• Changes are not visible to the app by simply changing the language in settings. It seems you also have to change the region for it to be effective.
  • This really returns the user’s set language but for most cases you instead want to know which localization is used.

What good does it get you if you know that the user has set Klingon as his iPhone language? Not much because most of the time you then still want to know which localization is the currently active one.

You know if the iPhone is set to any language that is not amongst your localizations then the auto-localization feature falls back to the app’s default language, usually English. If you add German localization and the user chooses German then this is automatically used.

I learned this the hard way when we added multiple languages to LuckyWheel. Now here’s the method that I found to be way more useful:

NSString *selectedLocale = [[[NSBundle mainBundle] preferredLocalizations] objectAtIndex:0];

If you read Apple’s page to the end you get to a box where it says:

“Although you can get the user’s preferred settings from the defaults database, it is recommended you use the CFBundleRef functions or NSBundle class instead. The associated functions and methods of those objects return the preferred language or locale that is also supported by your application.”

That’s exactly what I am saying …

UIImage from UIView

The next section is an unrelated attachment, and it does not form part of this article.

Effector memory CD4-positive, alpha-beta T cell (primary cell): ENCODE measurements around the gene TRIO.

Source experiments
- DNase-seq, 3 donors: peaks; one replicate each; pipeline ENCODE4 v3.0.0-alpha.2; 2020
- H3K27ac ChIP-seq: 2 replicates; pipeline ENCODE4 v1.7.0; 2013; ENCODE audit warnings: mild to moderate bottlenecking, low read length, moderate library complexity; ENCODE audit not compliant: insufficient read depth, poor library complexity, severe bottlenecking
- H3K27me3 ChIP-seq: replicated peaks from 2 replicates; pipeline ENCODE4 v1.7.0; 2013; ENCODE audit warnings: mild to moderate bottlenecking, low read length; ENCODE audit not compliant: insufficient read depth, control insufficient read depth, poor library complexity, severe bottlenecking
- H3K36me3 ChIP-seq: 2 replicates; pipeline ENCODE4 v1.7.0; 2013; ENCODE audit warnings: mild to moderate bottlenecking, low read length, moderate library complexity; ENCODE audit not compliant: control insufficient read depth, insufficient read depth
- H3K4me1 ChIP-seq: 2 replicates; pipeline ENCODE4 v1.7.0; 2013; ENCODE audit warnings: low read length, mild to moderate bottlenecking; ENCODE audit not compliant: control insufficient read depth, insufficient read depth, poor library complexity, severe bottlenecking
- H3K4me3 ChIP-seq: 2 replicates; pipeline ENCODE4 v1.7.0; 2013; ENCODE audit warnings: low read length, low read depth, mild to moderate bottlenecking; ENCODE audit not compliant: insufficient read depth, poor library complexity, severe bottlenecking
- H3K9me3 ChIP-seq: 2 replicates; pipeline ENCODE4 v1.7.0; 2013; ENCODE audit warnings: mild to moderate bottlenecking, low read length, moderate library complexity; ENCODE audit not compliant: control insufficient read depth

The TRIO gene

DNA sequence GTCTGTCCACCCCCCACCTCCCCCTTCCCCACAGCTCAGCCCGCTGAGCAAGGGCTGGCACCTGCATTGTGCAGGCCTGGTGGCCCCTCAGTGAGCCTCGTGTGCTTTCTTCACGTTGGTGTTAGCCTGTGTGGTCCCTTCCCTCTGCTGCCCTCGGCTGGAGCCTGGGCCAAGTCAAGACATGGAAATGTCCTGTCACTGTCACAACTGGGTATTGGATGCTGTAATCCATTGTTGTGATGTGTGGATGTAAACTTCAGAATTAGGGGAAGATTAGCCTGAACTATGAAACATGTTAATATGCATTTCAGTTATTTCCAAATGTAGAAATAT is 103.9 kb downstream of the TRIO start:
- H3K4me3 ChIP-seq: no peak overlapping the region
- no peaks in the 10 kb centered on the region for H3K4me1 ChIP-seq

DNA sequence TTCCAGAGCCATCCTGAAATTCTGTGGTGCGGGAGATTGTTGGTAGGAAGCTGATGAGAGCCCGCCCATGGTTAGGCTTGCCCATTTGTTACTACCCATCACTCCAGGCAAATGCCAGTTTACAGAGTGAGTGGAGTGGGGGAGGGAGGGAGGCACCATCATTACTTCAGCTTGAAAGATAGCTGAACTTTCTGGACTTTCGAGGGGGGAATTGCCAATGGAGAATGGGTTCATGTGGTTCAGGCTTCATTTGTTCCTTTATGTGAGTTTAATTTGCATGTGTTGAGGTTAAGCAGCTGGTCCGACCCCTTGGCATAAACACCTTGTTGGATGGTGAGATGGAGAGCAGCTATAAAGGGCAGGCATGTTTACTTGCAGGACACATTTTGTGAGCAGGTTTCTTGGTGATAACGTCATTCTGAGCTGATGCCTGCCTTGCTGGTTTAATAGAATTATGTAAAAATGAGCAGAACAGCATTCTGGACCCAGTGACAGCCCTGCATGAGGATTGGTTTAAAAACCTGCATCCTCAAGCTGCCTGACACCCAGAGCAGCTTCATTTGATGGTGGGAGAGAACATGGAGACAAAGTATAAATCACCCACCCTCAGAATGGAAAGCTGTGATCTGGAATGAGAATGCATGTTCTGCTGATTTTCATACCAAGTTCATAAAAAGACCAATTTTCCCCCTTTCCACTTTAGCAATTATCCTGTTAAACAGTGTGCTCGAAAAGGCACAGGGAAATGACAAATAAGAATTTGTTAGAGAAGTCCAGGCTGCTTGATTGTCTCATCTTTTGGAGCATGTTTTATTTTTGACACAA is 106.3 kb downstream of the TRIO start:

This is a neat trick that I developed when I needed a PNG Image with the same content that I was already drawing in a UIView. I had finished the broad strokes of a small app I am developing and then I figured it would be a neat trick to also be able to e-mail a graphic I was drawing as an attached image.

Turns out to be not that hard to do – after a couple of hours of trial and error. Though attaching said PNG file to an e-mail is only something that’s available with SDK 3.0 and above. But that’s another story, let’s stick to the image generation technique I developed. And one more thing: I am NOT taking about the contents of subviews to be put into an image, strictly what’s the result of the UIView’s drawRect method.

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Manipulating UIColors

For the charting class I am working on I wanted to modify a given UIColor by darkening it and also by making it more translucent. This is both straightforward for some aspects but also tricky for others as I have learned.

Looking at the documentation for UIColor you find that there are only several methods provided of creating a UIColor, but none to actually modify it. Neither you will find any colorByModifying… methods, nor is there a UIMutableColor class true to the general rule of keeping mutable and immutable variants for all the important classes.

If you do a bit of Quartz drawing then you also know about CGColor, CG being short for CoreGraphics. Here we have more luck. Actually UIColor is basically a wrapper for a CGColor as I have learned subsequently. By using CoreGraphics functions to modify this internal CG color I was able to come up with two category methods extending UIColor with the missing functionality.